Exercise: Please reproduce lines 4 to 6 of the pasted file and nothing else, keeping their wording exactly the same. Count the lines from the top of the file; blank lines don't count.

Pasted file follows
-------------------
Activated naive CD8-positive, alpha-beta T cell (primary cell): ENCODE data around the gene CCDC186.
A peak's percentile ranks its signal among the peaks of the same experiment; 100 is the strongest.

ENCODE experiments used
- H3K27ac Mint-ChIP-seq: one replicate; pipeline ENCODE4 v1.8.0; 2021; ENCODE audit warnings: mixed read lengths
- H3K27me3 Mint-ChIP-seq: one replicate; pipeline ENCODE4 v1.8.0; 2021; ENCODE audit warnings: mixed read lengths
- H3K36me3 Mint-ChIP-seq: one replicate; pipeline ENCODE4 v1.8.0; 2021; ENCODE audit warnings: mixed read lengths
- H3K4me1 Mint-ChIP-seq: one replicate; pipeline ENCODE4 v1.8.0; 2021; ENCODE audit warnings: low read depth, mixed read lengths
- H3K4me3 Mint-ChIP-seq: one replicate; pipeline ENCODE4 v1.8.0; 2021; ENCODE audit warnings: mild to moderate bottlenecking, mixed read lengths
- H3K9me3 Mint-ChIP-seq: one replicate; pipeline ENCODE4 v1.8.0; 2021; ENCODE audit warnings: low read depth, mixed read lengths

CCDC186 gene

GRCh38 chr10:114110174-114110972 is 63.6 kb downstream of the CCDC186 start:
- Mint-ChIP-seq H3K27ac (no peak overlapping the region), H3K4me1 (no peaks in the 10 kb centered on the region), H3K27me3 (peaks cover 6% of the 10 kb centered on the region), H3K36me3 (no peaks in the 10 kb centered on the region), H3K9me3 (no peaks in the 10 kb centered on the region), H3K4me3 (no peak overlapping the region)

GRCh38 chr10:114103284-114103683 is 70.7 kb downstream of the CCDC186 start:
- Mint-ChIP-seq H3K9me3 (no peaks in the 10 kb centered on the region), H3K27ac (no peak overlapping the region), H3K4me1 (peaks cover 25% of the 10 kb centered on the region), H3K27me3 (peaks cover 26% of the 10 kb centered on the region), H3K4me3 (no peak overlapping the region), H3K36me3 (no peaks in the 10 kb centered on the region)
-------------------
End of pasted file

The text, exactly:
- H3K27ac Mint-ChIP-seq: one replicate; pipeline ENCODE4 v1.8.0; 2021; ENCODE audit warnings: mixed read lengths
- H3K27me3 Mint-ChIP-seq: one replicate; pipeline ENCODE4 v1.8.0; 2021; ENCODE audit warnings: mixed read lengths
- H3K36me3 Mint-ChIP-seq: one replicate; pipeline ENCODE4 v1.8.0; 2021; ENCODE audit warnings: mixed read lengths